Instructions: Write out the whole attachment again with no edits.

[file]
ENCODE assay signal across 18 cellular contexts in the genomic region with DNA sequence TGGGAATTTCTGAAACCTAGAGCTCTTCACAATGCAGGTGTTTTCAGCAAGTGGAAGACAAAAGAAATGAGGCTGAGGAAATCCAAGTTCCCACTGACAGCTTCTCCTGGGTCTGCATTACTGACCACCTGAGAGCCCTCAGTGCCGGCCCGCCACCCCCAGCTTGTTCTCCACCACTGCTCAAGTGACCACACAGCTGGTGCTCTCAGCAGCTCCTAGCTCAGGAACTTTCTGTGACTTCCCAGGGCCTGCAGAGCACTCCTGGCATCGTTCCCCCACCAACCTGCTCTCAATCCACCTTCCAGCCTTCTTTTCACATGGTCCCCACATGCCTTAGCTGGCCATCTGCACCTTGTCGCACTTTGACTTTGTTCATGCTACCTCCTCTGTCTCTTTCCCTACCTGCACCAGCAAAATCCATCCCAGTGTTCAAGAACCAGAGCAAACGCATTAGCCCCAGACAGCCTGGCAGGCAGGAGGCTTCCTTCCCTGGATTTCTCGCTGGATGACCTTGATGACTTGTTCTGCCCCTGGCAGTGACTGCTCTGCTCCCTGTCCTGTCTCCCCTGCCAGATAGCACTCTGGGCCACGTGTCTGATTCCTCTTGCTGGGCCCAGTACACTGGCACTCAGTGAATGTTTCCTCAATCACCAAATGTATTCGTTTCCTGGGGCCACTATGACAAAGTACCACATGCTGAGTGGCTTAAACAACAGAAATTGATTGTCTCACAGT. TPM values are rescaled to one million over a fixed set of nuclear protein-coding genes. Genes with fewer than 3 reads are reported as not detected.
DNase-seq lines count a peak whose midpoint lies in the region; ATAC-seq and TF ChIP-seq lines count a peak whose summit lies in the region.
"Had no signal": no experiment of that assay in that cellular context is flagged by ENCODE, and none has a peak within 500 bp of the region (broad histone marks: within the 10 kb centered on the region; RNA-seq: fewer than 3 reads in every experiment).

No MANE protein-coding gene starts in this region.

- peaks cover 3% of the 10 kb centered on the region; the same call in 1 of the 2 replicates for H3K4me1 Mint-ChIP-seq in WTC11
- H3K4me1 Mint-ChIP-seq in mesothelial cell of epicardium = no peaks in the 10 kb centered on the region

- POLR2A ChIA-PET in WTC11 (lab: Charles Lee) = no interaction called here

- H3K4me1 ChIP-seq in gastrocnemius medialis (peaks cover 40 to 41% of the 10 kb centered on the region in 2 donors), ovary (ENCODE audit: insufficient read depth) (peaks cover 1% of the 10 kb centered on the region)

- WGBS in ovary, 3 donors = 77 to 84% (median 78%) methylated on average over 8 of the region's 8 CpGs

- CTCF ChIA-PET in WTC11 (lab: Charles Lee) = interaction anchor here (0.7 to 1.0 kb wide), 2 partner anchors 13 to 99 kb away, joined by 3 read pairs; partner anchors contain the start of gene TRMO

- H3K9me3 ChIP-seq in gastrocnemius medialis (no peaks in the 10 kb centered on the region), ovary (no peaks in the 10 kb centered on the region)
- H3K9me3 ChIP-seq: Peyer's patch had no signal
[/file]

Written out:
ENCODE assay signal across 18 cellular contexts in the genomic region with DNA sequence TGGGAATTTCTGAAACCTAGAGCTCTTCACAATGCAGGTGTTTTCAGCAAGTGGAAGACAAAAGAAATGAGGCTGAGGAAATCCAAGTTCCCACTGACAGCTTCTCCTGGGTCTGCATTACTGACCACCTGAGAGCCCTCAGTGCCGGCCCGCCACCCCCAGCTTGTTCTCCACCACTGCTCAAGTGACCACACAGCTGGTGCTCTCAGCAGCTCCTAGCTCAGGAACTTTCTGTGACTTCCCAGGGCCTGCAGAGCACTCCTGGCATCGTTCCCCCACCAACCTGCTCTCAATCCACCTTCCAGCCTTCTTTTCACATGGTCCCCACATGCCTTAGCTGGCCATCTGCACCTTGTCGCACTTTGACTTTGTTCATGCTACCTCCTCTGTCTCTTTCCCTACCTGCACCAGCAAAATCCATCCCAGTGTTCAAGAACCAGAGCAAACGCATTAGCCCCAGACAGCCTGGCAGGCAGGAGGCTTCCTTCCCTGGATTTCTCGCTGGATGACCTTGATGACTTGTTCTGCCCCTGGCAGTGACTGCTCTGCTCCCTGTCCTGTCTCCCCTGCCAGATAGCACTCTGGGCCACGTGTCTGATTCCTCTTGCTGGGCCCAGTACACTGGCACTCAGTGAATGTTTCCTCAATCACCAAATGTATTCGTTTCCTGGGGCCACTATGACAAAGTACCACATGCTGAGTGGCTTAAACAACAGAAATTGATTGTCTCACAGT. TPM values are rescaled to one million over a fixed set of nuclear protein-coding genes. Genes with fewer than 3 reads are reported as not detected.
DNase-seq lines count a peak whose midpoint lies in the region; ATAC-seq and TF ChIP-seq lines count a peak whose summit lies in the region.
"Had no signal": no experiment of that assay in that cellular context is flagged by ENCODE, and none has a peak within 500 bp of the region (broad histone marks: within the 10 kb centered on the region; RNA-seq: fewer than 3 reads in every experiment).

No MANE protein-coding gene starts in this region.

- peaks cover 3% of the 10 kb centered on the region; the same call in 1 of the 2 replicates for H3K4me1 Mint-ChIP-seq in WTC11
- H3K4me1 Mint-ChIP-seq in mesothelial cell of epicardium = no peaks in the 10 kb centered on the region

- POLR2A ChIA-PET in WTC11 (lab: Charles Lee) = no interaction called here

- H3K4me1 ChIP-seq in gastrocnemius medialis (peaks cover 40 to 41% of the 10 kb centered on the region in 2 donors), ovary (ENCODE audit: insufficient read depth) (peaks cover 1% of the 10 kb centered on the region)

- WGBS in ovary, 3 donors = 77 to 84% (median 78%) methylated on average over 8 of the region's 8 CpGs

- CTCF ChIA-PET in WTC11 (lab: Charles Lee) = interaction anchor here (0.7 to 1.0 kb wide), 2 partner anchors 13 to 99 kb away, joined by 3 read pairs; partner anchors contain the start of gene TRMO

- H3K9me3 ChIP-seq in gastrocnemius medialis (no peaks in the 10 kb centered on the region), ovary (no peaks in the 10 kb centered on the region)
- H3K9me3 ChIP-seq: Peyer's patch had no signal